After you’ve majored in Russian literature, get a master’s in it. And do your master’s in London, the loneliest city in the world, where you’ll be forced by penury and no friends to strangle yourself with constant self-deprecating thoughts. This is a great exercise for the writer to be.

Plus, an MA in Russian literature is a fantastic opportunity for you to realize how much you hate academia, the study of literature, and other people’s thoughts. You say that you’d rather die than write a dissertation on a man whose been dead for almost two hundred years, an essay that nobody will read, except your supervisor.

As you battle through your master’s year, you resent the erudite vocabulary that professors rely on in order to promote their intelligence. It’s obnoxious and difficult to understand, but you have to try to write that way too now. You have to state that “it is your contention …” when introducing your thesis; you change your spellings from Canadian to British; and you must leave all your War and Peace excerpts in their original Russian and French. Automatically, this means that nobody in your family or any of your friends can read your essay, and so you look at your paper with disgust because it’s echoed knowledge and a fraudulent understanding. This is not who I am, you tell yourself. I am just a pretender relying on a formula that will only isolate my writing from the rest of the reading world.

When you graduate with your master’s and quit academia altogether, move back into your mom’s house and get a job selling shoes to rich women and celebrities. And when your clients and your extended family members remind you that you should get a better job because you’re smart, respond with someday. And someday you will, but now, you’re just not ready.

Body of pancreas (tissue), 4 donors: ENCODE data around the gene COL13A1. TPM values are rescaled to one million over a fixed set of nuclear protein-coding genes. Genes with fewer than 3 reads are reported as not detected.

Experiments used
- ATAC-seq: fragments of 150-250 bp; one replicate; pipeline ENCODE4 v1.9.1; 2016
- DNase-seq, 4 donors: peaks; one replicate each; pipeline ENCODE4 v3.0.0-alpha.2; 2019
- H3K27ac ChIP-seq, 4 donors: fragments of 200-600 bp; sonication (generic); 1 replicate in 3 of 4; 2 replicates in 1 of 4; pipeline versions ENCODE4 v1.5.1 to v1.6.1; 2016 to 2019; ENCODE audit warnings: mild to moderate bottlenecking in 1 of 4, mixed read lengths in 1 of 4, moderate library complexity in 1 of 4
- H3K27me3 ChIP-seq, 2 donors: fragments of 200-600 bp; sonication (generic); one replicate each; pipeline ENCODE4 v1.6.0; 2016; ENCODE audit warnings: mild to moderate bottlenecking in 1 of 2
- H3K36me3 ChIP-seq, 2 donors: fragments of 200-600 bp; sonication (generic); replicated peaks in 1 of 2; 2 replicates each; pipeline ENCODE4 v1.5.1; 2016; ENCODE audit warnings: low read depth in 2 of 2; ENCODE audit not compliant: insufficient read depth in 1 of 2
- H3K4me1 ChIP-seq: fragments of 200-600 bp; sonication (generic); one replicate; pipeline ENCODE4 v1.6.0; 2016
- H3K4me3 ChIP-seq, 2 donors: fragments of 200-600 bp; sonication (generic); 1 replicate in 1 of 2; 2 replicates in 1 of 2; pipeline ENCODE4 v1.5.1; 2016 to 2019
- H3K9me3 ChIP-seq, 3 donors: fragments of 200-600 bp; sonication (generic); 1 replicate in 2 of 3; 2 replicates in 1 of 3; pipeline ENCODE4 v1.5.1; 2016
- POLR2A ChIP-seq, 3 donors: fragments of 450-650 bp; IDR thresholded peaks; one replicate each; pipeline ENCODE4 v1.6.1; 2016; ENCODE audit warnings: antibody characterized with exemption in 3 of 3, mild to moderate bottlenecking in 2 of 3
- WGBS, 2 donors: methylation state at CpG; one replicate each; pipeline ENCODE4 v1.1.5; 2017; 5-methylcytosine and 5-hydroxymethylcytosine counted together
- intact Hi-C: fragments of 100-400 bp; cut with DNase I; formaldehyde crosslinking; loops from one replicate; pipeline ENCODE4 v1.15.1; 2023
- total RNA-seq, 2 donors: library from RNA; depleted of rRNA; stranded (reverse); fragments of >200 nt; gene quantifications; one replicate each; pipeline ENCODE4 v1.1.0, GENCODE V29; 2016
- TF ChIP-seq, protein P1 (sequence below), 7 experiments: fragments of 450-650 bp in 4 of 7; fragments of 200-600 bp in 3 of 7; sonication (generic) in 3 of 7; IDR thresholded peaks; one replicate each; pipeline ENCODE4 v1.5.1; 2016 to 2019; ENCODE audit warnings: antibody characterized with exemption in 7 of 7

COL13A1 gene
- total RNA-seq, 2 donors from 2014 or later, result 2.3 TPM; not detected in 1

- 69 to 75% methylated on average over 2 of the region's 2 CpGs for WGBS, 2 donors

You’re not ready because you’re lost. You’re so lost and you have no idea if you’ll ever find your place in the world. And so you feel more emotions than you realized you were capable of: heartbreak, frustration, anger, hopelessness. You realize that being self-destructive never works in the long run, however, and that you need a form of creative self-expression. So you pick up the pen and you produce the angriest essay in the world and the pain slips out onto the page from the tip of your pen in a thread of blue ink. And after it’s done, you feel better. You’ve regurgitated the hurt from your heart and translated it into words; it’s no longer a part of you, but rather, you’ve given it life.

So one day, you just realize what was missing from you, and of course, it’s been the thing that has been inside of you all this time, the thing that other people saw and pointed out, but that you always denied yourself because any time it asked to be explored, you always aggressively pushed it away.

Deny yourself no longer. The fear is half the fun.

About the Author

Sophie Narod

Sophie Narod is a writer based in Toronto. She has a BA in Russian Language and Literature from the University of Toronto and an MA in East European Studies from University College London. Born in Lyon, France, and raised in Montreal and Toronto, Sophie has also spent extended periods of time in Eastern Canada, Russia, Israel, the United Kingdom, and Lithuania, and her writing is heavily influenced by her travels and observations of other cultures.